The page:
Sorry, sandwiches, but there are more exciting ways to use turkey leftovers

Baltimore chefs and food experts share their ideas for creative dishes with that extra turkey

(Bill Hogan / MCT )
November 26, 2013|By Allison Brickell, For The Baltimore Sun

There's nothing wrong with slapping together some bread, mayo and turkey in the days following Thanksgiving. But eating what seems like an endless stream of cold sandwiches after the holiday can get a bit dull.

So avoid getting stuck in the boring leftovers rut; these recipes from local chefs and food experts will make creative use of your post-Thanksgiving fixings.

John Shields

John Shields is a fixture at his restaurant, Gertrude's. But not on Thanksgiving — that's his time to relax and enjoy reconnecting with family.

"I'm not a chef that day," Shields said. "I'm just a cook at home making the family meal."

Shields said he has many Thanksgiving memories of his mother and grandmother fighting for dominance in the kitchen.

"My grandmother and mother were like oil and water," he said. "It could get wild, with them wrestling with the turkey in the morning."

Shields' family traditionally used all parts of the turkey to make leftover dishes, including turkey noodle soup, turkey salad, and grilled turkey sandwiches.

"You can get all kinds of cool things," he said.

Here is Shields' turkey pot pie with a sweet potato crust.

Turkey pot pie

Makes 6 to 8 servings

For the filling:

15 pearl onions (or one cup diced onion)

1 cup medium diced carrots

1 cup medium diced celery

1 cup corn kernels, fresh or frozen

1 cup peas, fresh or frozen

4 - 5 cups turkey or vegetable stock

4 cups (approximately) diced leftover turkey, both white and dark meats

8 tablespoons (1 stick) butter

1/2 cup all-purpose flour

1 cup heavy whipping cream

Freshly ground black pepper

Ground nutmeg

Salt to taste

Preheat the oven to 350 degrees. In a saucepan, combine the pearl onions, carrots, celery, corn and peas. Pour in only enough of the stock to cover. Simmer until tender. Drain and reserve the cooking liquid. Arrange turkey meat and vegetables in a 4-quart baking dish.

To make the sauce, melt butter in a saucepan and whisk in the flour. Cook, stirring, for 2 to 3 minutes. Gradually whisk in reserved cooking liquid and enough turkey stock to equal 3 cups, and the cream. Bring to a boil, reduce heat, and continue to simmer for 3 minutes. Season well with salt, pepper and nutmeg. Pour over the turkey and the vegetables.

For the sweet potato pastry (makes one 12-inch crust):

1 - 2 sweet potatoes (enough to yield 1 1/2 cups mashed)

1 1/2 cups all-purpose flour

1 teaspoon salt

2 teaspoons baking powder

1/2 cup vegetable shortening

2 eggs, beaten

Preheat oven to 400 degrees. Bake the sweet potatoes until soft, 40 to 60 minutes, depending on size. Prick with a fork when half-cooked to prevent potatoes from bursting. When cool enough to handle, scoop out the flesh and mash. Chill.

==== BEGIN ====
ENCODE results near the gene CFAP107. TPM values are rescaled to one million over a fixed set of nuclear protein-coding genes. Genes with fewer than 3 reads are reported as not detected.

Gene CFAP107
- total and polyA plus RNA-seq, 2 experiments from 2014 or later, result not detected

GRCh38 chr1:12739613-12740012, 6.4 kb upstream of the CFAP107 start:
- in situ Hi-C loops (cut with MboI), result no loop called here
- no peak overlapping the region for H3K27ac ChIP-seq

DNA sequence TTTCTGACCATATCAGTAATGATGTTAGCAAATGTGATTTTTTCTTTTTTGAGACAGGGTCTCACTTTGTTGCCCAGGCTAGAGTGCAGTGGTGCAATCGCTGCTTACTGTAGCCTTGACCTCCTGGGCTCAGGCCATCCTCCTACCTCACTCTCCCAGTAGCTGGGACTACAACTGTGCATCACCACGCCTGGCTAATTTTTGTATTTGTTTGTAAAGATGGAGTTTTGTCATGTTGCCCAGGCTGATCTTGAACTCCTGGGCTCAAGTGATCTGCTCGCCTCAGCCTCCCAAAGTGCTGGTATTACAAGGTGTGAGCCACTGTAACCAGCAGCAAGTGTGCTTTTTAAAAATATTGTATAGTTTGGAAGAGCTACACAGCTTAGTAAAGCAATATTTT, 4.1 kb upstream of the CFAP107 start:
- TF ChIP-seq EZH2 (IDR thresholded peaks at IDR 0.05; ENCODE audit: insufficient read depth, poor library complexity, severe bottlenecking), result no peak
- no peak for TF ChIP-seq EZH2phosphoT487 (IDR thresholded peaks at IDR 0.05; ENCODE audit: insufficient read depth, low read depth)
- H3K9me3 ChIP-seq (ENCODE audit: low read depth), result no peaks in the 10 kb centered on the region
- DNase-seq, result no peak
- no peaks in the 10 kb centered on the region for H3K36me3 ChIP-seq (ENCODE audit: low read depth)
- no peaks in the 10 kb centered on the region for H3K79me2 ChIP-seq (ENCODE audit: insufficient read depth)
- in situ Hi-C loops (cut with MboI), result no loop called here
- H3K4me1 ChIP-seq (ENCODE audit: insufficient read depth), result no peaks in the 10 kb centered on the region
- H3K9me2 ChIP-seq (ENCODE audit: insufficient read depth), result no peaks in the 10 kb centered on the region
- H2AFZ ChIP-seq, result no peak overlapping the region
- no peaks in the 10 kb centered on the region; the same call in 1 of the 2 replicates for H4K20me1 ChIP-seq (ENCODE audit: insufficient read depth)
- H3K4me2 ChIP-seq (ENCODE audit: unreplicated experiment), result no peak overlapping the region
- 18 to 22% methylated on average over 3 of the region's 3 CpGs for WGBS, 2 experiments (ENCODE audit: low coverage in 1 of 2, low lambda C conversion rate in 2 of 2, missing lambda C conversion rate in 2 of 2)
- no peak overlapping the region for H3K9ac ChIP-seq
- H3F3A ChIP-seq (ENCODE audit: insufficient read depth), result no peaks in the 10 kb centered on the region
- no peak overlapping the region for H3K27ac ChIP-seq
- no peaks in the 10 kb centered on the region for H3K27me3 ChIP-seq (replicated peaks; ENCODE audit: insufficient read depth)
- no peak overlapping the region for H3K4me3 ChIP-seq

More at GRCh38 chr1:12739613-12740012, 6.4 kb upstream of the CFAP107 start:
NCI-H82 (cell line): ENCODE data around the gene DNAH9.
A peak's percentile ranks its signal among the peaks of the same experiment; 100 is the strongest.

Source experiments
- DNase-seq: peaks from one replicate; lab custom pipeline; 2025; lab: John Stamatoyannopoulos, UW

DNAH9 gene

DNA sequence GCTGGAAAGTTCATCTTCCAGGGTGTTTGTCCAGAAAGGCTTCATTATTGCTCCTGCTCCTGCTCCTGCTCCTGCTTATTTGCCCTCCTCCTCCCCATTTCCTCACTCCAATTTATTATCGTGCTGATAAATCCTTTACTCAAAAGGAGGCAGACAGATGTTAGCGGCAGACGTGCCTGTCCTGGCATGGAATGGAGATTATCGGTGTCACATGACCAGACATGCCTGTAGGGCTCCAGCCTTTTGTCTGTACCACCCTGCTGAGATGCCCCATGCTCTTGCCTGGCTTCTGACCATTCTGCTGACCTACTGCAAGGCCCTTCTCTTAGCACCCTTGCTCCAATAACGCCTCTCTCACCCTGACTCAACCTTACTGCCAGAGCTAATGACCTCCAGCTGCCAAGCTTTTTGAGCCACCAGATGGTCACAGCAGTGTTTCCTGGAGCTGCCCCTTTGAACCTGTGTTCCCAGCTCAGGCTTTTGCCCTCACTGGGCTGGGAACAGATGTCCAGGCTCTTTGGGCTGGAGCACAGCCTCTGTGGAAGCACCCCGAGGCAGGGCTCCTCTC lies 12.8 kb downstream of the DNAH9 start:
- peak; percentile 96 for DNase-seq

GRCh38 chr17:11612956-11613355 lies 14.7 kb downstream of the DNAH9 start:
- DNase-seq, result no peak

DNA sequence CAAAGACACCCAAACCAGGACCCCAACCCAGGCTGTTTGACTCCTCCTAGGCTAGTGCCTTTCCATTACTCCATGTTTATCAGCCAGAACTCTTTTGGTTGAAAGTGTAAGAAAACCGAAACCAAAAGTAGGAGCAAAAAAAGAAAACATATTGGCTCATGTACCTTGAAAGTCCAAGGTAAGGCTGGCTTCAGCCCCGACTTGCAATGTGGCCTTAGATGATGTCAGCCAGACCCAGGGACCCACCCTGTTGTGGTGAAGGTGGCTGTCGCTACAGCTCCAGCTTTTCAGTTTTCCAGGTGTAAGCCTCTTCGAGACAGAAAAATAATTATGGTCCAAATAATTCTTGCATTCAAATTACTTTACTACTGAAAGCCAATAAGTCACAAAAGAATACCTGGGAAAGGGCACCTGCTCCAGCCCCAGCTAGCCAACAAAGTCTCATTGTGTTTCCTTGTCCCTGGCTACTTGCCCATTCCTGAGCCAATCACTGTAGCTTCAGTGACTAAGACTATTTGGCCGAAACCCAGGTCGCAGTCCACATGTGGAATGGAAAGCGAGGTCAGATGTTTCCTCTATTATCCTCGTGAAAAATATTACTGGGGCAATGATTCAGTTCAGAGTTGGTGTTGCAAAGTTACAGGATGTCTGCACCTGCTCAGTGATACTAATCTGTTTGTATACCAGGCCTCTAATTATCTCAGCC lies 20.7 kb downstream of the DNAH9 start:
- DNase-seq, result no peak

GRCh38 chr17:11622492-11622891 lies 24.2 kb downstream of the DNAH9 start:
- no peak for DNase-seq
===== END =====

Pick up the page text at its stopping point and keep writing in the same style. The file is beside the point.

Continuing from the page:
Sift together the flour, salt and baking powder in a large bowl. Add the chilled sweet potatoes, shortening and eggs and with a pastry blender, or two knives, or your fingertips, work in the flour. Turn the dough out onto a lightly floured surface and roll it to a size that will fit your baking dish.

Roll out the pastry and fit it over the top of the baking dish, crimping the edges. Bake the pie for about 45 minutes, or until the top is nicely browned and the filling is piping hot. Remove from the oven and let stand for 5 minutes before serving.

Connie Crabtree-Burritt

Connie Crabtree-Burritt has been cooking professionally for about 40 years. She's a chef and director of culinary job training at Baltimore Outreach Services.

Thanksgiving, Crabtree-Burritt said, is a very important holiday for her family.

"For the past 30 years I have made Thanksgiving dinner," she said. "I don't get tired of it. What could be better than to have five carbs on the table at one time?"

Crabtree-Burritt said leftovers don't need to take a back seat to the main meal.

"To reproduce the meal the next day is even better than the first day," she said. "All my friends want to show up and eat our leftovers."

Crabtree-Burritt recommended turkey a la king with crispy waffles. She said this meal is great for brunch or supper, and pairs well with a crisp sparkling wine.

Turkey a la king

Makes 6 to 8 servings

For the crispy waffles:

1 envelope dry yeast

1/2 cup warm water

2 cups milk, warmed to room temperature

1/2 cup vegetable oil

1 teaspoon salt

1 teaspoon sugar

2 cups all-purpose flour

2 eggs

1/2 teaspoon baking soda

At least 8 hours before cooking, sprinkle the yeast over the warm water in a large mixing bowl. Let stand for 5 minutes. Add the milk, oil, salt, sugar and flour, and whisk to blend. Cover with plastic wrap. Let stand at room temperature for 8 to 12 hours.

Add the eggs and baking soda and mix well. The batter will be thin. Pour 1/2- to 3/4-cup portions of the batter onto a hot waffle iron. Cook until brown and crisp.

For the turkey a la king:

1/2 cup chopped onion

1 cup mushrooms, sliced

1/4 cup butter

3 tablespoons all-purpose flour

1 1/2 cup chicken stock

1 cup heavy cream

1 teaspoon white pepper

1/4 teaspoon nutmeg

3 cups roasted turkey, skin removed and meat chopped or shredded

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